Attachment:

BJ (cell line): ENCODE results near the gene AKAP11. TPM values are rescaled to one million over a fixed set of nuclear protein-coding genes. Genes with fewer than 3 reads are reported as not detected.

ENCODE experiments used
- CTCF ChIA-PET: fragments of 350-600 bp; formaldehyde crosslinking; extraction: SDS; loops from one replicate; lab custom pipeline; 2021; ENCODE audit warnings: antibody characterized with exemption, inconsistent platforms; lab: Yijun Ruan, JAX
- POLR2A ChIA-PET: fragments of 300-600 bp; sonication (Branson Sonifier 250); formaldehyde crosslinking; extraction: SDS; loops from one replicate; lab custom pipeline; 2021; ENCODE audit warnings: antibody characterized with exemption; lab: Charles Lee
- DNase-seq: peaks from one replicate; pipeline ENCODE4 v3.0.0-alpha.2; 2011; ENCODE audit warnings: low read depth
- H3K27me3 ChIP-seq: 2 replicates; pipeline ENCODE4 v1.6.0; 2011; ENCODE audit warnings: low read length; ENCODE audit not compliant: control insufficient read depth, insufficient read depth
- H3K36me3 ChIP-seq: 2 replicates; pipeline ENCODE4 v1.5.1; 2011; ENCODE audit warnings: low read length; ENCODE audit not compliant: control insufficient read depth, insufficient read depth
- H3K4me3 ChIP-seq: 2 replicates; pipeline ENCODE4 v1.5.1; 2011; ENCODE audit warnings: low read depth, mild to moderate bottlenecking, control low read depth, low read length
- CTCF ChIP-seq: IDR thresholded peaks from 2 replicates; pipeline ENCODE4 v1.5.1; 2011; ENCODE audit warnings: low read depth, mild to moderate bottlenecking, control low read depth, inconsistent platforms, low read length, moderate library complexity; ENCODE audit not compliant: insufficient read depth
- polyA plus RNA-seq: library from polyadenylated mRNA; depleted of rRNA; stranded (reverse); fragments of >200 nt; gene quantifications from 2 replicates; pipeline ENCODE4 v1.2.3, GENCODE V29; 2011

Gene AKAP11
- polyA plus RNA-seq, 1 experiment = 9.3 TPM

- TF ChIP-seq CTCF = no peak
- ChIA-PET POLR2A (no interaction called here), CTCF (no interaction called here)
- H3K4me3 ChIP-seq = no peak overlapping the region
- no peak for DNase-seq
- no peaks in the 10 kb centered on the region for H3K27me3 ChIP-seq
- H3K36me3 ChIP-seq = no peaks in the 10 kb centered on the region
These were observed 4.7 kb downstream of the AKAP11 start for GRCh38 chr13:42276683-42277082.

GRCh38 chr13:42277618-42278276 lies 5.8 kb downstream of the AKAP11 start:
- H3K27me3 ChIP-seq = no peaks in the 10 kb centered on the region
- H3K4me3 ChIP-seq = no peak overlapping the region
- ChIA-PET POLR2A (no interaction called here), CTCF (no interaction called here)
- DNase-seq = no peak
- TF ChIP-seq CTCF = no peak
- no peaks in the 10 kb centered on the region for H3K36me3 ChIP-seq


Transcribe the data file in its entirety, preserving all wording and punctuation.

BJ (cell line): ENCODE results near the gene AKAP11. TPM values are rescaled to one million over a fixed set of nuclear protein-coding genes. Genes with fewer than 3 reads are reported as not detected.

ENCODE experiments used
- CTCF ChIA-PET: fragments of 350-600 bp; formaldehyde crosslinking; extraction: SDS; loops from one replicate; lab custom pipeline; 2021; ENCODE audit warnings: antibody characterized with exemption, inconsistent platforms; lab: Yijun Ruan, JAX
- POLR2A ChIA-PET: fragments of 300-600 bp; sonication (Branson Sonifier 250); formaldehyde crosslinking; extraction: SDS; loops from one replicate; lab custom pipeline; 2021; ENCODE audit warnings: antibody characterized with exemption; lab: Charles Lee
- DNase-seq: peaks from one replicate; pipeline ENCODE4 v3.0.0-alpha.2; 2011; ENCODE audit warnings: low read depth
- H3K27me3 ChIP-seq: 2 replicates; pipeline ENCODE4 v1.6.0; 2011; ENCODE audit warnings: low read length; ENCODE audit not compliant: control insufficient read depth, insufficient read depth
- H3K36me3 ChIP-seq: 2 replicates; pipeline ENCODE4 v1.5.1; 2011; ENCODE audit warnings: low read length; ENCODE audit not compliant: control insufficient read depth, insufficient read depth
- H3K4me3 ChIP-seq: 2 replicates; pipeline ENCODE4 v1.5.1; 2011; ENCODE audit warnings: low read depth, mild to moderate bottlenecking, control low read depth, low read length
- CTCF ChIP-seq: IDR thresholded peaks from 2 replicates; pipeline ENCODE4 v1.5.1; 2011; ENCODE audit warnings: low read depth, mild to moderate bottlenecking, control low read depth, inconsistent platforms, low read length, moderate library complexity; ENCODE audit not compliant: insufficient read depth
- polyA plus RNA-seq: library from polyadenylated mRNA; depleted of rRNA; stranded (reverse); fragments of >200 nt; gene quantifications from 2 replicates; pipeline ENCODE4 v1.2.3, GENCODE V29; 2011

Gene AKAP11
- polyA plus RNA-seq, 1 experiment = 9.3 TPM

- TF ChIP-seq CTCF = no peak
- ChIA-PET POLR2A (no interaction called here), CTCF (no interaction called here)
- H3K4me3 ChIP-seq = no peak overlapping the region
- no peak for DNase-seq
- no peaks in the 10 kb centered on the region for H3K27me3 ChIP-seq
- H3K36me3 ChIP-seq = no peaks in the 10 kb centered on the region
These were observed 4.7 kb downstream of the AKAP11 start for GRCh38 chr13:42276683-42277082.

GRCh38 chr13:42277618-42278276 lies 5.8 kb downstream of the AKAP11 start:
- H3K27me3 ChIP-seq = no peaks in the 10 kb centered on the region
- H3K4me3 ChIP-seq = no peak overlapping the region
- ChIA-PET POLR2A (no interaction called here), CTCF (no interaction called here)
- DNase-seq = no peak
- TF ChIP-seq CTCF = no peak
- no peaks in the 10 kb centered on the region for H3K36me3 ChIP-seq